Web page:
After writing some sixty-plus blog posts on the COVID-19 crisis, I now have to go on a bit of a hiatus from blogging. I’m not sure how long it will last. Knowing me, it’ll probably last a day or two, but it’s supposed to last longer than that. I will continue to post entries from my COVID-19 Narrative Project (a few have piled up), and I want to draw attention to a few items I’ve seen online lately. But for the most part, it will (or should) be awhile before I blog at anything like the rate you’ve recently seen.
As a small handful of you may know, this past Friday, I resigned my position at Felician University in protest at what I regard as the egregious malfeasance of the university’s administration–in particular, the malfeasances of the (imminently-departing) Dean of Arts and Sciences, the Vice President for Academic Affairs, and the President, along with the instructor whose egregious delinquency they decided to tolerate and sweep under the rug. Continue reading →
Coronavirus Diary 45 was originally a memorial post about Dave Jarvis, a cook in the cafeteria at Felician University. When his death was mentioned at a faculty meeting several weeks ago, we were told that it was due to “COVID-related complications” or something of that nature. I just got a message from a member of his family to the effect that that was incorrect; Dave died of some other causes. I had only meant to write an affectionate piece about Dave, whom I liked, but his family seems to have taken offense at the post. I regret any offense caused, and have deleted it. Continue reading →
Here’s a half-hour interview with me on Radio Felician University, on the pros and cons of online learning during the coronavirus crisis. I’m interviewed by two of my applied ethics students at Felician, Kiera Benson and Nicole Cacciatore (“Nicole Catch”). The interview aired in late April.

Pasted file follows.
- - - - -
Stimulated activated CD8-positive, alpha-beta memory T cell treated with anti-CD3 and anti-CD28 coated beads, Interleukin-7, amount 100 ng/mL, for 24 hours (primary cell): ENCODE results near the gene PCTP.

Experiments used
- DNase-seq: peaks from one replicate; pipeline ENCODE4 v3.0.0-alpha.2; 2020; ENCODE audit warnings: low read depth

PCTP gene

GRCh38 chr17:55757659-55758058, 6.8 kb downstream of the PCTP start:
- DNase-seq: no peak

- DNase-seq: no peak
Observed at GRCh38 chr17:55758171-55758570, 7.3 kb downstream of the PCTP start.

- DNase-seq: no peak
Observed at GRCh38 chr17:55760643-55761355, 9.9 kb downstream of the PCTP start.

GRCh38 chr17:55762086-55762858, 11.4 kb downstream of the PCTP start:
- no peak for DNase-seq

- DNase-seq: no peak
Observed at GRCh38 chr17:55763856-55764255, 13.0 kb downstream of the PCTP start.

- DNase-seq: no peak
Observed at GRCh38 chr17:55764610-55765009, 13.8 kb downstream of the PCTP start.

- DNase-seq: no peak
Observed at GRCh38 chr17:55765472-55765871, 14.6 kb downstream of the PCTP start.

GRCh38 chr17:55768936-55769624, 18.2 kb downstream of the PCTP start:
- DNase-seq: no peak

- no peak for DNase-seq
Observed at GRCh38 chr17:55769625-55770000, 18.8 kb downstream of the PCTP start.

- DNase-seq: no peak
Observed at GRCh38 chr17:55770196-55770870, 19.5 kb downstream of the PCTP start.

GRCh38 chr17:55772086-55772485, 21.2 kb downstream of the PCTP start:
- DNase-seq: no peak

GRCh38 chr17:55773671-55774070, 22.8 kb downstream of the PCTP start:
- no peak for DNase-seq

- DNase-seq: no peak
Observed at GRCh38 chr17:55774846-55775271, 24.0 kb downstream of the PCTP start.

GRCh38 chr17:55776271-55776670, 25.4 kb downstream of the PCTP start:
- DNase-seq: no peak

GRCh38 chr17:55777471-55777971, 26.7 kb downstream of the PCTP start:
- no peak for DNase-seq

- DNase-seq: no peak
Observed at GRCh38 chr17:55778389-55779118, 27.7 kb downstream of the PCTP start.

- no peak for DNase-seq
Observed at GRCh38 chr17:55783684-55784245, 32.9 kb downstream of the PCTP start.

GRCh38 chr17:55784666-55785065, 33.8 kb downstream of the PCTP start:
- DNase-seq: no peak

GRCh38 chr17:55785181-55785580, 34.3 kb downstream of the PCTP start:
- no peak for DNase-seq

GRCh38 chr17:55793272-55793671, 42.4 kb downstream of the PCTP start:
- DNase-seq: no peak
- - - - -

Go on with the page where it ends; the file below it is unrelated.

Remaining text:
I find it ironic that after about a decade of industry-wide hype about the imperative to switch all of our classes to a fully online format, now that we are fully online, people are crying crocodile tears about the pedagogical inadequacies of online learning. In other words, online teaching was a panacea before the pandemic; now that there’s a pandemic raging, the imperative is to return to the physical classroom. Continue reading →
Back in 2016, I mentioned the work of my talented cousin, Sabahat Zakariya, at the time a graduate student in journalism and Near East Studies at NYU. Since then, she’s gotten her degree, and moved–of all places–to New Jersey. In fact, she now lives a mere half hour away from me, which would be rather convenient for both of us if we weren’t currently in the middle of a pandemic.
In any case, I’m happy to mention that Sabahat is now reporting on and from New Jersey for BBC Urdu. Obviously, she reports for them in Urdu–or the mixture of English and Urdu that passes for Urdu nowadays–but you might be able to follow at least some of what she’s saying even if you don’t know the language. Give it a try, anyway.
A square tablecloth spread on a rectangular table will hang from the table edges same as before if the cloth is rotated ninety degrees lying on the table. A rectangular cloth not square—a cloth made longer in one length, shorter in the other—will require two rotations of ninety degrees to hang from the table edges same as before. We can open our geometry books and find that such facts are aspects of the rotational isometries of quadrilaterals.
Facts of pure geometry can have explanatory value to us for some facts about table cloths. I should distinguish two sorts of necessities in pure geometries. One sort is the plain necessity of geometric facts, such as one-hundred-eighty degrees being the sum of the angles in any triangle in the Euclidean plane or such as any square’s diagonal being not of any integer-ratio to the length of its sides. The other sort is the necessity between if and then in the inferences one makes in proving such results.Continue reading →